SR: Clark Johnson—I had a lot of faith in that guy—I entrusted him to develop the visual look of the show. The way I described it to him ,“If you take Olympic Blvd from Beverly Hills and drive to downtown. If you just roll down your window and listen to the music in the neighborhoods, that’s the feel I want the show to have. The music is often in-your-face and aggressive. On that level music helps me define the show.

When we started, TV was different. People relied on score music—hit the audience over the head with what they’re supposed to feel. But I thought to myself, the audience is smart enough to know how to feel without score music.

What it’s forced us to do is know that we aren’t going to be able to force a scene with music. The scene has to survive on its own. When you do it, it feels more authentic.

I think the music adds a lot of depth to the show. For instance, at the end of season five when Disarm (Smashing Pumpkins) plays, it adds so much to that scene.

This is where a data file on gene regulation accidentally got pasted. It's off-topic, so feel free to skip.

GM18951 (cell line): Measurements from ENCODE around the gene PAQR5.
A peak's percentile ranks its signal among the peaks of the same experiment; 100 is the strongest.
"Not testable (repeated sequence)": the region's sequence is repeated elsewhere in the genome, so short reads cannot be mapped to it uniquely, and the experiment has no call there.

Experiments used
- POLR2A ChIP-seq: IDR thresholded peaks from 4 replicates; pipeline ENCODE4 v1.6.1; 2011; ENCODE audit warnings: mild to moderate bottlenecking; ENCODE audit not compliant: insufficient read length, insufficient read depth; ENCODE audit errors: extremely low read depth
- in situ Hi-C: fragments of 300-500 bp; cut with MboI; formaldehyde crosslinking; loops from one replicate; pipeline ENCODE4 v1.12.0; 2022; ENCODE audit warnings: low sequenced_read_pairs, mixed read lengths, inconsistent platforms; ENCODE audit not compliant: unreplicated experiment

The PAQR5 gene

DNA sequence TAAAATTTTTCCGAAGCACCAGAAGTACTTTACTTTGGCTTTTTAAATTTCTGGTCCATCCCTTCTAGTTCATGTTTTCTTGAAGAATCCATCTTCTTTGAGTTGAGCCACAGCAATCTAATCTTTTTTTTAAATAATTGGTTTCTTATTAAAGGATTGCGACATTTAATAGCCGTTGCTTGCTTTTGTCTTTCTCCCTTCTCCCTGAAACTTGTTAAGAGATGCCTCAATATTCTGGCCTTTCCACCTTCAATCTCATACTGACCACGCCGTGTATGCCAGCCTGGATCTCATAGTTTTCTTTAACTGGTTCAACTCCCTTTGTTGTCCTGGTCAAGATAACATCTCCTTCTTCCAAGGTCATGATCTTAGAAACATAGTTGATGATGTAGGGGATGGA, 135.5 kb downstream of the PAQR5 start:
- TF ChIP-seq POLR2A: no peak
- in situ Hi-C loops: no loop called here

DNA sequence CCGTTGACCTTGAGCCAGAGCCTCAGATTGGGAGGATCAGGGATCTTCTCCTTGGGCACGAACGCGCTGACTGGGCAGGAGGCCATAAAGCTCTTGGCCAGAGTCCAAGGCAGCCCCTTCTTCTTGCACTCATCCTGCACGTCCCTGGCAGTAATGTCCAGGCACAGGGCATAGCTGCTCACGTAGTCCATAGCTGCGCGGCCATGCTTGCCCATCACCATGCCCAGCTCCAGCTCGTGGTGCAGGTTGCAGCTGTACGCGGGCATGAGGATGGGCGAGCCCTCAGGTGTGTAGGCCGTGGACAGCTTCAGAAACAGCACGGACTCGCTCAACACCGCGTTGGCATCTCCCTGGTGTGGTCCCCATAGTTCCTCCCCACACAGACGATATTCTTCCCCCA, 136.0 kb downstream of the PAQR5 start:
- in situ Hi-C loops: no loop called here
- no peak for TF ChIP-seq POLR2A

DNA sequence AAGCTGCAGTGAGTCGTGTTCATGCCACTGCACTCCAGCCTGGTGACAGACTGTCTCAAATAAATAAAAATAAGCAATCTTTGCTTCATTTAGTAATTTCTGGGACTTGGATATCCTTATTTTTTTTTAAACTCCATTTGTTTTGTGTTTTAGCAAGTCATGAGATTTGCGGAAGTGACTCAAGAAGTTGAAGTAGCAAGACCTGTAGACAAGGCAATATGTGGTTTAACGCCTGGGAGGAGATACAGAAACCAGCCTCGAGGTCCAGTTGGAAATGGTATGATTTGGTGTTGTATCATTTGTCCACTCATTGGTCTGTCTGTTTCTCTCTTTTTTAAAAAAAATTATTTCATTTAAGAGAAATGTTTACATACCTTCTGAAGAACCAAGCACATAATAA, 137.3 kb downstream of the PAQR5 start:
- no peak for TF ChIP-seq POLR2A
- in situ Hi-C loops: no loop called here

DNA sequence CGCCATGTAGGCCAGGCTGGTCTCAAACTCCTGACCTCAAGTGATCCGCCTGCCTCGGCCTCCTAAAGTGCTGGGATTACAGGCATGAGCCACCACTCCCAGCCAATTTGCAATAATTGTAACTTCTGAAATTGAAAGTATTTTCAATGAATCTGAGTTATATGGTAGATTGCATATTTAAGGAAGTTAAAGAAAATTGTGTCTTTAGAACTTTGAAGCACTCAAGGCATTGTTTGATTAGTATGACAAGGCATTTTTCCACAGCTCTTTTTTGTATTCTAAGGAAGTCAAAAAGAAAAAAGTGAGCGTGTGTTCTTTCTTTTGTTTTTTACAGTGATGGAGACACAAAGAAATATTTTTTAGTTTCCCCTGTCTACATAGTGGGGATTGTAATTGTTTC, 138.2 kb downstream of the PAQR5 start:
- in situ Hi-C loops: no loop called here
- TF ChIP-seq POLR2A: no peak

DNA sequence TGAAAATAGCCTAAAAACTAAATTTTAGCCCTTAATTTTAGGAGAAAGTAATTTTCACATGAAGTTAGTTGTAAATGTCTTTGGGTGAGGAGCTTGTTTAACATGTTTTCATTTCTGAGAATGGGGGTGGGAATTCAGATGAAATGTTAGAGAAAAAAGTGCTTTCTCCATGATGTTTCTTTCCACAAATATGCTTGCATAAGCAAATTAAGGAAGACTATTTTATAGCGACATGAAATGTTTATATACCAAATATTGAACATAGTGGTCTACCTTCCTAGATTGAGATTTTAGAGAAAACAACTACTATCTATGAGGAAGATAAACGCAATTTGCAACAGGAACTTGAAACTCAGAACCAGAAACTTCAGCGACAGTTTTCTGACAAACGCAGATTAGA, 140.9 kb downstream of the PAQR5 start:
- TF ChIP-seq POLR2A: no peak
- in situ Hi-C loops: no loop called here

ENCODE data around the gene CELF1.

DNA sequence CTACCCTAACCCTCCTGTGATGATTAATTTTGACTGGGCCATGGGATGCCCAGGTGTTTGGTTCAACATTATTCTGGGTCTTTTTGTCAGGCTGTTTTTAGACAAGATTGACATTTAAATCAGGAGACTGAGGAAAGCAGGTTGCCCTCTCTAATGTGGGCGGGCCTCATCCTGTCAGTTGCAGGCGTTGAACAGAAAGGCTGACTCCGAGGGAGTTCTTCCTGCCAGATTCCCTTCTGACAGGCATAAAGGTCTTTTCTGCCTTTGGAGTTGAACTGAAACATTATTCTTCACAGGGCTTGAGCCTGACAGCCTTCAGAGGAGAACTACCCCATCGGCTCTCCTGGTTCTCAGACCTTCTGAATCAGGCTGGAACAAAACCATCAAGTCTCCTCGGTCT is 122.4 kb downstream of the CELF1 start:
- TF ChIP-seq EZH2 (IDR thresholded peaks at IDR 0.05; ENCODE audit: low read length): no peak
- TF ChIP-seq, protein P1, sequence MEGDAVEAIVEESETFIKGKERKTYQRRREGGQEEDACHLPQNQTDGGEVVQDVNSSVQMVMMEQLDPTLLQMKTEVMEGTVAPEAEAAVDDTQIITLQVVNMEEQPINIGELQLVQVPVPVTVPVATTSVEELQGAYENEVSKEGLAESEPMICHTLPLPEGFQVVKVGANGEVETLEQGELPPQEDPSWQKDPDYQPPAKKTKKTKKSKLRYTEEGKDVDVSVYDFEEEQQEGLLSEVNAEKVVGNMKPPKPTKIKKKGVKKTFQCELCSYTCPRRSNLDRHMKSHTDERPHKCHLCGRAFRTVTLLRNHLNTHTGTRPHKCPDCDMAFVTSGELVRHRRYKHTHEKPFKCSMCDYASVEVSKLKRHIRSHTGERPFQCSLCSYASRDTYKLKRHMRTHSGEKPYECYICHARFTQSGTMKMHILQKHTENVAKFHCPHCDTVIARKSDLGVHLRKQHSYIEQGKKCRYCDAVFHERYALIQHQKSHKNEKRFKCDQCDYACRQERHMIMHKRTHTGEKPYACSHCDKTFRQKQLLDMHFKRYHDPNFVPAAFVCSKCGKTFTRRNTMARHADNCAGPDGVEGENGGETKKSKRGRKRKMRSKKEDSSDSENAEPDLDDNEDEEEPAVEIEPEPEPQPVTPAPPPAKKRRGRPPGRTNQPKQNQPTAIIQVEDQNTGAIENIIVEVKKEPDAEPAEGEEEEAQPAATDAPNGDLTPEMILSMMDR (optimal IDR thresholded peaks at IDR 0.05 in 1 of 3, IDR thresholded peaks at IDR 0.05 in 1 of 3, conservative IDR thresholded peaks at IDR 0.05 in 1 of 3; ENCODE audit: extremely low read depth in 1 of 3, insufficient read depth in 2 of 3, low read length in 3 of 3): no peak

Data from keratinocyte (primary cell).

I didn’t know what song would be good to end the show. I spent a lot of time trying to figure it out. I sat on my couch watching the DVD scrolling through my iTunes library when I got to that song I knew it was the right song.

 

BL: What’s the pressure like to write consistently at such a high level? Do you ever doubt your own work?

 

SR: We’re proud of last year. I’m proud of the ten episodes we have done now that haven’t hit the air. The pressure at this point is the pressure I put on myself. There’s nothing left to prove to the network or the fans. The pressure comes from within. You have people involved with the show who, since the show started, have been married or had kids and are dependent on the cash. I felt pressure to keep them employed. That’s sort of gone now because after season 7 the show is done. But it was always a huge motivating factor.

I don’t think you can be successful in this business unless this pressure comes from you. When you work out of fear—worried about the studio, cast, etc.—it’s not your best work. Lots of shows start strong, but by the end, the writers are thinking about too many outside things and the shows fizzle out.